The Tragedy of the Commons

It is easy to agree on and identify examples of pollution of, for example, the atmosphere or the oceans, which have a harmful impact on our shared environment. It is also easy, in principle, to identify that resources such as the oceans, atmosphere, polar regions and space are beyond the authority of any single nation-state and therefore are shared between states. What is harder, in global politics, is for states to avoid competing over these supposedly shared resources, or to prevent states from harming these shared resources in the pursuit of their own national interest.

The challenge of protecting the global commons is known as the tragedy of the commons. At the most pessimistic analysis, the global commons is doomed to remain something that states harm and compete for through their own self- interest, rather than protect and nurture as shared goals. This is down to several factors:

■ States act with realist motivations in efforts to seek to protect their own national interest. This might mean that a state will refuse to sign up to international emissions targets if it believes that doing so will be expensive or make its national economic output uncompetitive.

■ States are competing for economic power and resources, and this extends to natural resources. States are not acting in isolation from each other. A realist state will not want to slow its economic development by switching from easily exploited fossil fuels to more complicated and underdeveloped renewable energy.

The tragedy of the commons suggests that states’ national interests and international environmental interests rarely align with one another. There are, however, increasing signs that things are changing, since sometimes what is harmful at an international level is also harmful at a national level:

■ The impacts of high levels of pollution are felt most significantly at the local and national level. Extremely high levels of pollution in Chinese cities (so-called air-pocalypse) were a key factor in the country agreeing to international climate change agreements, notably the Paris Agreement. Air pollution in China accounts for around 500,000 deaths per year. In some cities, the World Health Organization (WHO) found pollution levels 56 times more than that deemed safe, and visibility in cities is sometimes reduced to less than 100 m. The immediate impacts of air pollution have become a national and local issue.

■ In recent climate change agreements, there have been efforts to ensure that states at different levels of development take equal steps on the road to change. For example, the 2015 Paris climate change agreement agreed that poorer states would receive financial assistance to help them move towards using cleaner sources of energy.

■ There is increasing acceptance that climate change brings with it a risk of natural disasters, such as flooding or drought, which have an immediate impact on human security and food production. India is particularly vulnerable to the impacts of climate change and, in 2016, it agreed to ratify the Paris Agreement.

Garrett Hardin used the idea of the tragedy of the commonsto draw parallels between global environmental degradation and the fate of common land before the introduction of enclosures. He argued that if pasture is open to all, each herder will try to keep as many cattle as possible on the commons. However, sooner or later, the inherent logic of the commons will remorselessly generate tragedy, as the number of cattle exceeds the carrying capacity of the land. Each herder calculates that the positive benefit of adding one more animal (in terms of the proceeds from its eventual sale) will always exceed the negative impact on the pasture, as this is relatively slight and, anyway, shared by all herders. As Hardin put it, ‘Freedom in a commons brings ruin to all’. The idea of the ‘tragedy of the commons’ draws attention to the importance of the ‘global commons’, sometimes seen as ‘common pool resources’, and of threats posed to these by overpopulation (a particular concern for Hardin), pollution, resource depletion, habitat destruction and over-fishing. Is the ‘tragedy of the commons’ an unsolvable problem? Hardin himself agued in favour of strengthened political control, especially to restrict population growth, even showing sympathy for the idea of world government.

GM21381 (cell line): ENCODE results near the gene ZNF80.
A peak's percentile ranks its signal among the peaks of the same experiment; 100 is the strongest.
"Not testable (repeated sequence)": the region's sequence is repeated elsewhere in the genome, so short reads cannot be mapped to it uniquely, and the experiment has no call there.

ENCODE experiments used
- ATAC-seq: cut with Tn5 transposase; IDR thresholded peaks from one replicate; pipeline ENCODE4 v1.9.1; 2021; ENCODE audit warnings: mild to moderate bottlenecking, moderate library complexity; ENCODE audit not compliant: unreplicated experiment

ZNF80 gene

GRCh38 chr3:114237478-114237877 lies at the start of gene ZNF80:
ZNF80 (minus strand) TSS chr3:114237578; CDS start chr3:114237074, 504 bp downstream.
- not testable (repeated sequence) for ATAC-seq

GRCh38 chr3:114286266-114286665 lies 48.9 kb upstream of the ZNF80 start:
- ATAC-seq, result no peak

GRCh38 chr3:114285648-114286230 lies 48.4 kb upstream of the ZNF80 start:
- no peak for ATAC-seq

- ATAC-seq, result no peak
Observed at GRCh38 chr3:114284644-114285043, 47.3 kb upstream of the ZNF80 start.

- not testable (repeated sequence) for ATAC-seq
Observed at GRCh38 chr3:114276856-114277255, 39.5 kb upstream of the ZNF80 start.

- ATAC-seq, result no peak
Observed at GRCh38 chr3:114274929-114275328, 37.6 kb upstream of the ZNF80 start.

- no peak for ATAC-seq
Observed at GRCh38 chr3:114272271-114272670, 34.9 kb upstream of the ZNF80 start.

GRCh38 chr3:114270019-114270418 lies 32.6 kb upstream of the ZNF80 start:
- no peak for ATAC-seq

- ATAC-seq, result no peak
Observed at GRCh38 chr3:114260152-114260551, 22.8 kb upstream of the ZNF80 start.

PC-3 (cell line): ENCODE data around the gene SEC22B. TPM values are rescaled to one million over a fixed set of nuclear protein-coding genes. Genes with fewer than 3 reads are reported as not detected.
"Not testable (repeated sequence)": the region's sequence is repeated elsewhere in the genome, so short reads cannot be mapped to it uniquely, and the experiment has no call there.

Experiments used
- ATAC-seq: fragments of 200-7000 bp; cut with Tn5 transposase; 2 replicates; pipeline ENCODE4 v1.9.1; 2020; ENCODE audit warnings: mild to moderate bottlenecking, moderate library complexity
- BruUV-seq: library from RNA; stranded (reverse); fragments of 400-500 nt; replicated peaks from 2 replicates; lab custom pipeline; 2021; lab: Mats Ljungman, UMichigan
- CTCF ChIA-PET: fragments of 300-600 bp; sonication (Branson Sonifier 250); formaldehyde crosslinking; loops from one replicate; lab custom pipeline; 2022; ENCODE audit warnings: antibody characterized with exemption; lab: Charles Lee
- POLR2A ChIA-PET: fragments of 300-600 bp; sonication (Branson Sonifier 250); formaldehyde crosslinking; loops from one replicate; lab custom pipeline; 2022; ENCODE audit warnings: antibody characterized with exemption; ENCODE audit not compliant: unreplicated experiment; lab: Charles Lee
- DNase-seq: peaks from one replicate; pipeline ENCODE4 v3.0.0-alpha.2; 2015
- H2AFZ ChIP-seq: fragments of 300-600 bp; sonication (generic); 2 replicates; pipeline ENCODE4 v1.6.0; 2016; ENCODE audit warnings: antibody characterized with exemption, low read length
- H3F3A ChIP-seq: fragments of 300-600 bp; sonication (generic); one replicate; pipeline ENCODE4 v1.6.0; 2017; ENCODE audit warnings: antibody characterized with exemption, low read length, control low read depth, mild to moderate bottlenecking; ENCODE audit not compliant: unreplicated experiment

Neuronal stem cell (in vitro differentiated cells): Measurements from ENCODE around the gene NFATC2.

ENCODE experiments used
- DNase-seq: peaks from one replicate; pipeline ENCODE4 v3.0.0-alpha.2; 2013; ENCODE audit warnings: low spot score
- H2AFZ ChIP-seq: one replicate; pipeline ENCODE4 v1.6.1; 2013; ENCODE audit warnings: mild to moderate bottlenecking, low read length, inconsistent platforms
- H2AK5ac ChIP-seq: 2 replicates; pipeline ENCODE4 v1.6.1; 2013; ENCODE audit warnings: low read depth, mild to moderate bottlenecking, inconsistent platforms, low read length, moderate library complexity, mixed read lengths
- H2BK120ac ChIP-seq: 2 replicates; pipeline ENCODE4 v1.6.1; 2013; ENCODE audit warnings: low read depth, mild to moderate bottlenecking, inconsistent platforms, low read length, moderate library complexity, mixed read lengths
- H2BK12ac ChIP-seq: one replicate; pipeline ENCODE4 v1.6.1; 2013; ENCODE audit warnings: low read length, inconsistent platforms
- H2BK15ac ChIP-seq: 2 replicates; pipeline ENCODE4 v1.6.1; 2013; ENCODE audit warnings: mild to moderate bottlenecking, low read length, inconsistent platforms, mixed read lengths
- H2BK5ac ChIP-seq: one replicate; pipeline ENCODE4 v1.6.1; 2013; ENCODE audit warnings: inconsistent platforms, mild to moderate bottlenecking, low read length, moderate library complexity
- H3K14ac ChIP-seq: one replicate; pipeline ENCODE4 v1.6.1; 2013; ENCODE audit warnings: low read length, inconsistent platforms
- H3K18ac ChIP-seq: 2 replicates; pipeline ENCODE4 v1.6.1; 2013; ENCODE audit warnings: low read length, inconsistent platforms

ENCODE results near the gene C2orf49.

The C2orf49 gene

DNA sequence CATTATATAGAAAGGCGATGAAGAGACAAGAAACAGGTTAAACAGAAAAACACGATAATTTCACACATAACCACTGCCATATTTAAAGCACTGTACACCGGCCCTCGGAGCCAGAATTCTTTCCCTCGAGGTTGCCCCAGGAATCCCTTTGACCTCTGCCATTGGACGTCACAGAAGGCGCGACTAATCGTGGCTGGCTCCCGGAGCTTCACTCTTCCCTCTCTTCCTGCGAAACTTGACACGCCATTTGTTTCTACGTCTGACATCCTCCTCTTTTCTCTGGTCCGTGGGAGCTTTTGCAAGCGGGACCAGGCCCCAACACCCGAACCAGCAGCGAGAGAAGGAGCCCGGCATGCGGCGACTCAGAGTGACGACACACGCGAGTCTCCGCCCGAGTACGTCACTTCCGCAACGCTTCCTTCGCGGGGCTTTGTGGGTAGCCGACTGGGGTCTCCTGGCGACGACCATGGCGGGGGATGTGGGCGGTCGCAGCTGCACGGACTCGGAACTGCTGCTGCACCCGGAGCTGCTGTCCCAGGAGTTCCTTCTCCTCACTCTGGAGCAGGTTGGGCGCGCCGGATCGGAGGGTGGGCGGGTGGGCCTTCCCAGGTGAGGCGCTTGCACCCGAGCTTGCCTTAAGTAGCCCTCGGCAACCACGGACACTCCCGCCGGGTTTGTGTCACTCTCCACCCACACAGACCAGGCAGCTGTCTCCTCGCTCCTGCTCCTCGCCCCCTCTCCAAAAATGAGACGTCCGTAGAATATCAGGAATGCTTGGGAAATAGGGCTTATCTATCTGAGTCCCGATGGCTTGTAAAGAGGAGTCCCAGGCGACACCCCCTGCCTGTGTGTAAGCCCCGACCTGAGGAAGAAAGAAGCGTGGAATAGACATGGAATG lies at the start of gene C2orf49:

Liberals, nevertheless, argue that the solution is, in effect, to abolish the commons by extending property rights, allowing the disciplines of the market (the price mechanism) to control resource usage. Although, as capitalism expanded, common land gradually became privately owned, it is more difficult to see how privatization could be applied to the global commons. Ostrom (1990) nevertheless argued that some societies have succeeded in managing common pool resources through developing diverse, and often bottom-up, institutional arrangements. However, others, particularly socialists and anarchists, reject the ‘tragedy of the commons’ altogether. Not only does historical evidence suggest that common land was usually successfully managed by communities (Cox 1985), as is borne out by examples such as the Aboriginal peoples of Australia, but the argument is also circular: its conclusions are implicit in the assumption that human nature is selfish and unchanging (Angus 2008). Ecosocialists would argue that selfishness, greed and the wanton use of resources are a consequence of the system of private ownership, not their cause. Community ownership, by contrast, engenders respect for the natural environment.